Although Shakespeare’s Twelfth Night was originally written for its namesake winter festival, which was celebrated with excess of music, masked balls, misrule, and general revelry, Shakespeare’s subtitle, “What You Will”, is perhaps more apt for Joyce Branagh’s sunny Jazz Age re-imagining. Shakespeare’s cold, pagan winter becomes a warm, witty and wonderful summer treat, pleasing the youngest to oldest audience members at Shakespeare’s Rose Theatre in York this summer.

Wonderful lightness in tone lets the comic character of Twelfth Night shine through making the Shakespearean language highly accessible. Having seen this company’s production of A Midsummer Night’s Dream last year (now showing at the Rose Theatre at Blenheim Palace, Oxford), familiar faces and themes of mistaken identity and muddled love plots, were initially reminiscent of that play. However, the magic of this production is conjured not from fairies and enchantment but from pitch-perfect music and assured comic delivery.

Whilst this approach was highly effective in bringing out the comedy and entertainment, often lost to the modern audience, the airy festive tone jarred somewhat with the dark and morally troubling side plot of the gaslighting of Malvolio by Sir Toby Belch and Maria, both brilliantly realised by Fine Time Fontayne as an aging but cuddly libertine and the vivacious Rina Mahoney. The image of Malvolio in the infamous cross gartered yellow stockings garnered the expected laughs. However, there is no escape from the fact that their imprisonment and mental torture of Malvolio is disproportionately cruel. Claire Storey’s slightly pompous Malvolio lacked sufficient malice to justify such maltreatment suffered at the hands of fools. This play on the moral ambiguity of the Malvolio side-plot suggested, perhaps, that there is a price to be paid for the revels we all enjoy.

The Rose’s Illyria sparkled and danced its way into the hearts of the audience thanks to Max Dorey’s Art-Deco inspired set, Sara Perks’ Gatsby-esque stylings and Eammon O’Dwyer’s jovial jazz score. This all brought life and vivacity to the stage from the first song and dance of the play, setting the festive tone which the actors maintained throughout the performance with communal dancing on stage and with the groundlings at the beginning and end of the play. 

A large cast of nearly 20, enabled all of the actors to inhabit their role. The entire cast made great efforts to convey the full meaning of their lines, whether that was with a well-timed pause, allowing the audience time to understand a joke, or a subtle raising of an arch eyebrow teasing out the innuendo. As the key player of the comically complicated love triangle, Olivia Onyehara made a wonderful Viola with a clear relationship with the audience through her wryly perplexed asides whilst Leandra Ashton as Olivia played blissfully, and lustfully, unaware of Viola’s true identity. Completing the love triangle Mark Holgate imagined lovestruck Orsino as seemingly unaware that his high-minded pronouncements on love made him comically pompous. Feste the fool is a difficult character to master in a modern reinterpretation – the idea of a court jester being so odd and outdated, although some modern leaders appear to combine the roles of both king and fool. However, Clare Corbett’s Chaplin-esque interpretation of this character deftly combined clowning elements with the wit and wordplay while not shying away from the character’s moral ambiguity.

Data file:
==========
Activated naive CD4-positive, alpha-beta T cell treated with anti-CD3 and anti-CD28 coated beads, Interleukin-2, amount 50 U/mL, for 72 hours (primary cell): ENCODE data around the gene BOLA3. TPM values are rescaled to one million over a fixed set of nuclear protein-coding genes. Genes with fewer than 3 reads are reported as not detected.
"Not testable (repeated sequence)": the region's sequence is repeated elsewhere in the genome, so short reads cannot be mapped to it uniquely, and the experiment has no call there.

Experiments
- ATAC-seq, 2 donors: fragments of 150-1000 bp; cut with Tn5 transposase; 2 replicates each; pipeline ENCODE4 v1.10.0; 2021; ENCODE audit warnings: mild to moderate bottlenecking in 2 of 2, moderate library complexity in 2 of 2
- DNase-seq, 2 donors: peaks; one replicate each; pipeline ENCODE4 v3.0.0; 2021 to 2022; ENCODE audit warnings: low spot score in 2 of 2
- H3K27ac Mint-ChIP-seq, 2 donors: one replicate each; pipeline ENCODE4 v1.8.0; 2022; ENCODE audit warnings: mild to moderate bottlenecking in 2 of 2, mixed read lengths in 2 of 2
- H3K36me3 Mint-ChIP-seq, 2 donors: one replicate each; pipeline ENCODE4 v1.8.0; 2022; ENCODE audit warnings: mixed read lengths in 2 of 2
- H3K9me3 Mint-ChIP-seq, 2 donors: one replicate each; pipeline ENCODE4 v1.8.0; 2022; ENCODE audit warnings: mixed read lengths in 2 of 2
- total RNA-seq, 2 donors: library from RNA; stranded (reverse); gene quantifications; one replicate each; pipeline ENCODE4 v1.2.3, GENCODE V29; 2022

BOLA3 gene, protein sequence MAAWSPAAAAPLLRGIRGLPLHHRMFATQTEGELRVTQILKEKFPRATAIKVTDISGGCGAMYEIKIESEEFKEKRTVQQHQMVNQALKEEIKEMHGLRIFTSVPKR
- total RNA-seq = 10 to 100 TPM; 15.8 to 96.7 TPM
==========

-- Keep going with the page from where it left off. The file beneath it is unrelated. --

The character of Sir Andrew Aguecheek can sometimes seem overshadowed by that of Sir Toby. Indeed, in this production Fine Time Fontayne’s ability to conjure bottles of booze out of thin air suggested that he was going to run away with all of the comic episodes. However, Alex Phelps as Sir Andrew gave a hint of Elizabethan dandy strutting in his short-cut ochre raincoat, his every mock curtsey and flourish was a finely judged manifestation of his character’s eccentricity – like a PG Wodehouse toff of the most ridiculous order – this is quite frankly genius and worth the admission price all on its own.

For a rollickingly good few hours of good-humoured Shakespeare there is none better in the North of England this summer. This seasonal pop-up theatre, emulating the Globe in its design, is developing into a cultural highlight, allowing high quality and high energy Shakespeare to be seen outside of London in beautiful locations- historic York and Blenheim Palace, Oxford. I for one hope that the Rose Theatre will blossom in the years to come.

Rose Theatre productions 2019

York: Twelfth Night, Hamlet, The Tempest and Henry V.

Oxford: A Midsummer Night’s Dream, Romeo and Juliet, Macbeth and Richard III.

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